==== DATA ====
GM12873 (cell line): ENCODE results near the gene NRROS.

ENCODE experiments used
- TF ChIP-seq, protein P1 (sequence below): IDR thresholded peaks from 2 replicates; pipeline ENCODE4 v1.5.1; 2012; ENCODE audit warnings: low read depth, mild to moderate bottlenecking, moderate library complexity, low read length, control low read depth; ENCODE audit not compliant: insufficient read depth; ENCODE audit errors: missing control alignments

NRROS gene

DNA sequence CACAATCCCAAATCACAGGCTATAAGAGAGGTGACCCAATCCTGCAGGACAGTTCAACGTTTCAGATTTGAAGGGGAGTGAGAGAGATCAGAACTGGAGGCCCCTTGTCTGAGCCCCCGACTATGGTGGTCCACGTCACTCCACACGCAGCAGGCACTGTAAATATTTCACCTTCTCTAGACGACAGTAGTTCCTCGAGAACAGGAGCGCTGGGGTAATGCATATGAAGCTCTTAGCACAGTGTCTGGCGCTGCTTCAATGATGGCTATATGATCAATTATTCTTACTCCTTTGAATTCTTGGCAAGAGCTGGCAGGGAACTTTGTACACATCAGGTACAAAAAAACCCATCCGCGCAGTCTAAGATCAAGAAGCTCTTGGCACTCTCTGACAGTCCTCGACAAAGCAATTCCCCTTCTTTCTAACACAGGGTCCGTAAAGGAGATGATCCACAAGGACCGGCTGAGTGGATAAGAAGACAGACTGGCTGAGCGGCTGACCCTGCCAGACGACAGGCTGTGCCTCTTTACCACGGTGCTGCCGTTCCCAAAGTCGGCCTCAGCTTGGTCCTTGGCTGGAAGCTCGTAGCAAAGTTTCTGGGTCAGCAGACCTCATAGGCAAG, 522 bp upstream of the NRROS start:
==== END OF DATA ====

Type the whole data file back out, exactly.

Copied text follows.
GM12873 (cell line): ENCODE results near the gene NRROS.

ENCODE experiments used
- TF ChIP-seq, protein P1 (sequence below): IDR thresholded peaks from 2 replicates; pipeline ENCODE4 v1.5.1; 2012; ENCODE audit warnings: low read depth, mild to moderate bottlenecking, moderate library complexity, low read length, control low read depth; ENCODE audit not compliant: insufficient read depth; ENCODE audit errors: missing control alignments

NRROS gene

DNA sequence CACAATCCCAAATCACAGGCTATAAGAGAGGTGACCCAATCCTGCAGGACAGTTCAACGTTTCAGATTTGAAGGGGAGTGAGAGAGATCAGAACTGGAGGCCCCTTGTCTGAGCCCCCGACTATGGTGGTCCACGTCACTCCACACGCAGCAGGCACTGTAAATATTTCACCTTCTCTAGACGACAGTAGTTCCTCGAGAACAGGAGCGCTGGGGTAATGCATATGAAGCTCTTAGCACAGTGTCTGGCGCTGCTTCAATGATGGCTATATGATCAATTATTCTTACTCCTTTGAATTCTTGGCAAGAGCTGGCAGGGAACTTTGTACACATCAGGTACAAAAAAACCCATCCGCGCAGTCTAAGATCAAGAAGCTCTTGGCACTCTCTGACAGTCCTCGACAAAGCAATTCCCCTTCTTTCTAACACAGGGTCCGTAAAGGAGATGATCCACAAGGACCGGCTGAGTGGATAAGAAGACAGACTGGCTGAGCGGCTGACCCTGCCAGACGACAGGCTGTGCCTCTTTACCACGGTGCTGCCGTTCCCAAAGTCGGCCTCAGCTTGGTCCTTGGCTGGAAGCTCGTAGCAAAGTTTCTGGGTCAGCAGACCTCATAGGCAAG, 522 bp upstream of the NRROS start: